Asia’s smart cities: Are they doing it right?

Fri, 2015-07-24 06:00 -- Doug Peeples

In the Sino-Singapore Tianjin Eco-City in Tianjin, China, Itron deployed one network that runs three meters -- water, electricity and gas.

While India's goal of 100 smart cities typically comes to mind first when one thinks of Asian smart city initiatives, the country is not alone in its efforts. Seoul, South Korea's capital city is regarded by many as the "smartest" and best-connected city in the world, according to an Eco-Business article. Singapore is frequently mentioned in the same breath.

And China has aggressive strategies in place to build smart cities across the country. Council Lead Partners IBM, Microsoft, andCisco and Associate Partner Siemens have been working with Chinese companies on national information security as well as technologies and solutions to support the growth of smart cities there. Council Lead Partner Itron, meanwhile, completed installation of smart water, heat and gas meters and communication modules as well as its fixed network for Sino-Singapore Tianjin Eco-City in Tianjin, China.

The need is certainly real
One of the primary drivers for smart city upgrades throughout the world has been an influx of people from rural and outlying areas which is expected to continue for at least 10 more years. Cities, with their finite resources and budgets, have no choice but to come up with innovative solutions to provide livable environments, sound economies and enough services to accommodate the growth.

Also, as the Eco-Business article notes, cities in Asia and Africa will be responsible for 90% of the world's population growth until 2050. Navigant Research expects investments in smart city information and communications technology (ICT) will reach $63.4 billion in the Asia Pacific region between 2014 and 2023.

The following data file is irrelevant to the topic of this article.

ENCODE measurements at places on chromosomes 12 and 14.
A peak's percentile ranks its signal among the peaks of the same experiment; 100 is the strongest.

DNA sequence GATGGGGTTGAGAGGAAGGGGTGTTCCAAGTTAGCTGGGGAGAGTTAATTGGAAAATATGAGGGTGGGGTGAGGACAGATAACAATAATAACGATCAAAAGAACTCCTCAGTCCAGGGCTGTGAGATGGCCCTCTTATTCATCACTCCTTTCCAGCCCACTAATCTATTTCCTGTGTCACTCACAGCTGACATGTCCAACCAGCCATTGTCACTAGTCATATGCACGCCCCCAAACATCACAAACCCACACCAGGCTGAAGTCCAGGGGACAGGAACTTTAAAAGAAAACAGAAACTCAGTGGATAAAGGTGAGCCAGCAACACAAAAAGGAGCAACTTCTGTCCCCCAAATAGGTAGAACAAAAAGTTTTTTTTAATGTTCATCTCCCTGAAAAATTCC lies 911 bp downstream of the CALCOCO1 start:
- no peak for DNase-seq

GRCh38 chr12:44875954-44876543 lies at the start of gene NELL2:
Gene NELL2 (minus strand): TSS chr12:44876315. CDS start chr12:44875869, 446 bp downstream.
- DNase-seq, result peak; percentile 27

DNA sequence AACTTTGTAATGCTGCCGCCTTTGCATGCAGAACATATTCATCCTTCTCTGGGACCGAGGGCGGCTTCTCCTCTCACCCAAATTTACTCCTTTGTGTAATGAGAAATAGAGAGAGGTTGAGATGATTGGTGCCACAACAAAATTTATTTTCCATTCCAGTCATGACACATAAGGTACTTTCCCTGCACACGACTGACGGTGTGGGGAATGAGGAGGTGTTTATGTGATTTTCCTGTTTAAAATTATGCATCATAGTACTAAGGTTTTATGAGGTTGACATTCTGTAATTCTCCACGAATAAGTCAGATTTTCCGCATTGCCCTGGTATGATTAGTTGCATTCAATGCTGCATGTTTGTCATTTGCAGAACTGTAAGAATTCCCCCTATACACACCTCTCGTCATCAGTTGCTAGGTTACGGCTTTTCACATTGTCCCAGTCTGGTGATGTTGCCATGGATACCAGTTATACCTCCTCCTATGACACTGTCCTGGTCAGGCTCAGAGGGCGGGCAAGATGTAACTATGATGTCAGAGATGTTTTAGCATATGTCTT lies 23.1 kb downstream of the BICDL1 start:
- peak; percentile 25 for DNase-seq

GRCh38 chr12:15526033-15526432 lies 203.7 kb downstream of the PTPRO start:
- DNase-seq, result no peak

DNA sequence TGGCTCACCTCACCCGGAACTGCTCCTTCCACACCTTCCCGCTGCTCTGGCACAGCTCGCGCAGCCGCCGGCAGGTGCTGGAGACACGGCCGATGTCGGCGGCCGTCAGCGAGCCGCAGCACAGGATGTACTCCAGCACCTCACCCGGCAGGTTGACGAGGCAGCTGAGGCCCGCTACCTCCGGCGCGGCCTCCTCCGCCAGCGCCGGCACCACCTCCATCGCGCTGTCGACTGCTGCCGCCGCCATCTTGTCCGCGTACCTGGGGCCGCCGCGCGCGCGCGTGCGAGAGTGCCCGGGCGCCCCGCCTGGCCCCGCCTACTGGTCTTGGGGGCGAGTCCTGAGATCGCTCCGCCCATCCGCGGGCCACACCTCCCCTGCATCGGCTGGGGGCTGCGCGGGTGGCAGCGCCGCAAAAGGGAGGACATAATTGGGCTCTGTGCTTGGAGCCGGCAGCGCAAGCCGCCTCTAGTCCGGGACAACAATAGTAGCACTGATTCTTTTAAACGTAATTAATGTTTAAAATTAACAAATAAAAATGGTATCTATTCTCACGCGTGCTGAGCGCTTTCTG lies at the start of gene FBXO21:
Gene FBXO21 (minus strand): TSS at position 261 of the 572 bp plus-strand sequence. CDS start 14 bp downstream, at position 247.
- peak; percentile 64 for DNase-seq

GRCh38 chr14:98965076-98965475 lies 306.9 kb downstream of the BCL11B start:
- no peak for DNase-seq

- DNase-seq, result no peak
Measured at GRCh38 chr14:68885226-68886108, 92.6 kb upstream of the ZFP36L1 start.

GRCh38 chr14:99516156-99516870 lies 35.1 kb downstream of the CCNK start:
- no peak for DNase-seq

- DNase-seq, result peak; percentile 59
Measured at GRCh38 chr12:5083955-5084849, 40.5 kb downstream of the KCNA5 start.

McKinsey & Company director Jonathan Woetzel underscored the need. "Rolling out smart cities is a pressing need across Asia. Leaders in developing Asia must cope with urbanization on an unprecedented scale, while those in developed Asia wrestle with aging infrastructure."

Focusing on the "right" things
"At the moment, almost every city of scale is deploying smart technologies in transport, resources management and services, from Busan to Shanghai, Tokyo to Manila," Woetzel was quoted as saying.

And while technology is certainly a major part of what makes smart cities work, some experts in the field question "smart" technology as a universal fix-all. "I don't want to live in a place where computers run my life. You're installing a whole bunch of computers which will do a whole variety of things but you're forgetting that cities are for people. And it's people who make cities," Asit Biswas said in the Eco-Business piece. He founded the Third World Centre for Water Management in Mexico and also is a Distinguished Visiting Professor at Lee Kuan Yew School for Public Policy in Singapore.

Biswas also is among those who question the focus of India's smart cities program. "We are talking about  600 million people who do not have 24-hour access to electricity. And how about those people who don't have sanitation? Those are the facts of life in India. In those cases, the word 'smart' does not mean very much."

However, the consensus among many in the industry is that a truly sustainable, livable smart city is possible for both developed and developing cities, and that differences in needs can be accommodated with the right operating and business models – and a healthy respect for leveraging technology where and when it helps rather than hinders.

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Doug Peeples is a Portland, Oregon-based writer specializing in technology and energy. Follow @smartccouncil on Twitter.

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